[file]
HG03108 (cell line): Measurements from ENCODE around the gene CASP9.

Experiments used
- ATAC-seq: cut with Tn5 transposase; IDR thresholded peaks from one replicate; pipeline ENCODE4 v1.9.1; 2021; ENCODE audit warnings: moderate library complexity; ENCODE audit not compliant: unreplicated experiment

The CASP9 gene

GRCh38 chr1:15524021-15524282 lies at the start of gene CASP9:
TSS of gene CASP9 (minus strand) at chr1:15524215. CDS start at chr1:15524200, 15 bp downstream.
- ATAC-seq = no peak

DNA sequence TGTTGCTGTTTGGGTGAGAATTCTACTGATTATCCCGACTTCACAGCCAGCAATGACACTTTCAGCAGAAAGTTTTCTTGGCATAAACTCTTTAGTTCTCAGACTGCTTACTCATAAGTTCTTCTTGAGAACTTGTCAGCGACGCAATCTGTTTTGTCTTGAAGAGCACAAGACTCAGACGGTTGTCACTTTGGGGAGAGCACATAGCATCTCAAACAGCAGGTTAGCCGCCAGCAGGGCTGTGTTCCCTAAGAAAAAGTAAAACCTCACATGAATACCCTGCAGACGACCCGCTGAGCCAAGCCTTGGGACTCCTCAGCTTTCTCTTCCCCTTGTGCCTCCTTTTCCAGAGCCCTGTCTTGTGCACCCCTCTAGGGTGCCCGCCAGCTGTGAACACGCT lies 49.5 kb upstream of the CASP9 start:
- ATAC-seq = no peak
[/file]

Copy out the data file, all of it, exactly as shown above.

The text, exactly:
HG03108 (cell line): Measurements from ENCODE around the gene CASP9.

Experiments used
- ATAC-seq: cut with Tn5 transposase; IDR thresholded peaks from one replicate; pipeline ENCODE4 v1.9.1; 2021; ENCODE audit warnings: moderate library complexity; ENCODE audit not compliant: unreplicated experiment

The CASP9 gene

GRCh38 chr1:15524021-15524282 lies at the start of gene CASP9:
TSS of gene CASP9 (minus strand) at chr1:15524215. CDS start at chr1:15524200, 15 bp downstream.
- ATAC-seq = no peak

DNA sequence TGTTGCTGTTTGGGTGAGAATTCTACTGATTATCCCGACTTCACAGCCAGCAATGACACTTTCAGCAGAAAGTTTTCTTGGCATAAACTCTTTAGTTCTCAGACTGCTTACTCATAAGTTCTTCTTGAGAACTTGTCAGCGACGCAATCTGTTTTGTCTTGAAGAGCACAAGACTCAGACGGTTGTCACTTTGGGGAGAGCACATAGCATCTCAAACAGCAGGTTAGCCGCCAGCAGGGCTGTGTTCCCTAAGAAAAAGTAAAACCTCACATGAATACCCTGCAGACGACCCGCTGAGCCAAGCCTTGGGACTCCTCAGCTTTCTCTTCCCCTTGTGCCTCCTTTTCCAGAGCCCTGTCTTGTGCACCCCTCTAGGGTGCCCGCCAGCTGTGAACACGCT lies 49.5 kb upstream of the CASP9 start:
- ATAC-seq = no peak